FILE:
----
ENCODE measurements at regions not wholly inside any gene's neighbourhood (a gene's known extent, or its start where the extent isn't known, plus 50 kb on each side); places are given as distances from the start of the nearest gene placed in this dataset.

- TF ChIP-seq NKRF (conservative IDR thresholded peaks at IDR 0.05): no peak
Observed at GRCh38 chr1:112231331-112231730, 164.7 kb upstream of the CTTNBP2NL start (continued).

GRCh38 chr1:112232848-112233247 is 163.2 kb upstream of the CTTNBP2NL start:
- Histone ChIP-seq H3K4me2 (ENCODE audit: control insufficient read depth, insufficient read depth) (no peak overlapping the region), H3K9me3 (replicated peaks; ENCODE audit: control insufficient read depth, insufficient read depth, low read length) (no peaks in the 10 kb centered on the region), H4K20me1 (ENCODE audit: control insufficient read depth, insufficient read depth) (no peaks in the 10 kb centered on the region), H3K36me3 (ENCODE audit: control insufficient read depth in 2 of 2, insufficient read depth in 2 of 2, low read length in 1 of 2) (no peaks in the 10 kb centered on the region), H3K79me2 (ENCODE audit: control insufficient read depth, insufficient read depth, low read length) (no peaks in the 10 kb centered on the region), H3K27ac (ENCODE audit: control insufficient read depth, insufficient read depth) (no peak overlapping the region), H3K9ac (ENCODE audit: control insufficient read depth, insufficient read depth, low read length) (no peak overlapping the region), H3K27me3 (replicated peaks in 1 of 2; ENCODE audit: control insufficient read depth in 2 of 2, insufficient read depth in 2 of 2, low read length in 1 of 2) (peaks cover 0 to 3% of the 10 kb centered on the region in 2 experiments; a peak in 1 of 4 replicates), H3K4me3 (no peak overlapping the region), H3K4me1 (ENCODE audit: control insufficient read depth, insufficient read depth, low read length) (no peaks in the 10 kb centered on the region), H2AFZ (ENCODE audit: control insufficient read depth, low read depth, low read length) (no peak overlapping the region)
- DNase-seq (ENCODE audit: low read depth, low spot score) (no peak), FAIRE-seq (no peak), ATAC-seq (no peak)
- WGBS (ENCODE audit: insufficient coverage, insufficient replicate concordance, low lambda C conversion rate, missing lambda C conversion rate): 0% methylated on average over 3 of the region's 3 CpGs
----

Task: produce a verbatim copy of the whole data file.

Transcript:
ENCODE measurements at regions not wholly inside any gene's neighbourhood (a gene's known extent, or its start where the extent isn't known, plus 50 kb on each side); places are given as distances from the start of the nearest gene placed in this dataset.

- TF ChIP-seq NKRF (conservative IDR thresholded peaks at IDR 0.05): no peak
Observed at GRCh38 chr1:112231331-112231730, 164.7 kb upstream of the CTTNBP2NL start (continued).

GRCh38 chr1:112232848-112233247 is 163.2 kb upstream of the CTTNBP2NL start:
- Histone ChIP-seq H3K4me2 (ENCODE audit: control insufficient read depth, insufficient read depth) (no peak overlapping the region), H3K9me3 (replicated peaks; ENCODE audit: control insufficient read depth, insufficient read depth, low read length) (no peaks in the 10 kb centered on the region), H4K20me1 (ENCODE audit: control insufficient read depth, insufficient read depth) (no peaks in the 10 kb centered on the region), H3K36me3 (ENCODE audit: control insufficient read depth in 2 of 2, insufficient read depth in 2 of 2, low read length in 1 of 2) (no peaks in the 10 kb centered on the region), H3K79me2 (ENCODE audit: control insufficient read depth, insufficient read depth, low read length) (no peaks in the 10 kb centered on the region), H3K27ac (ENCODE audit: control insufficient read depth, insufficient read depth) (no peak overlapping the region), H3K9ac (ENCODE audit: control insufficient read depth, insufficient read depth, low read length) (no peak overlapping the region), H3K27me3 (replicated peaks in 1 of 2; ENCODE audit: control insufficient read depth in 2 of 2, insufficient read depth in 2 of 2, low read length in 1 of 2) (peaks cover 0 to 3% of the 10 kb centered on the region in 2 experiments; a peak in 1 of 4 replicates), H3K4me3 (no peak overlapping the region), H3K4me1 (ENCODE audit: control insufficient read depth, insufficient read depth, low read length) (no peaks in the 10 kb centered on the region), H2AFZ (ENCODE audit: control insufficient read depth, low read depth, low read length) (no peak overlapping the region)
- DNase-seq (ENCODE audit: low read depth, low spot score) (no peak), FAIRE-seq (no peak), ATAC-seq (no peak)
- WGBS (ENCODE audit: insufficient coverage, insufficient replicate concordance, low lambda C conversion rate, missing lambda C conversion rate): 0% methylated on average over 3 of the region's 3 CpGs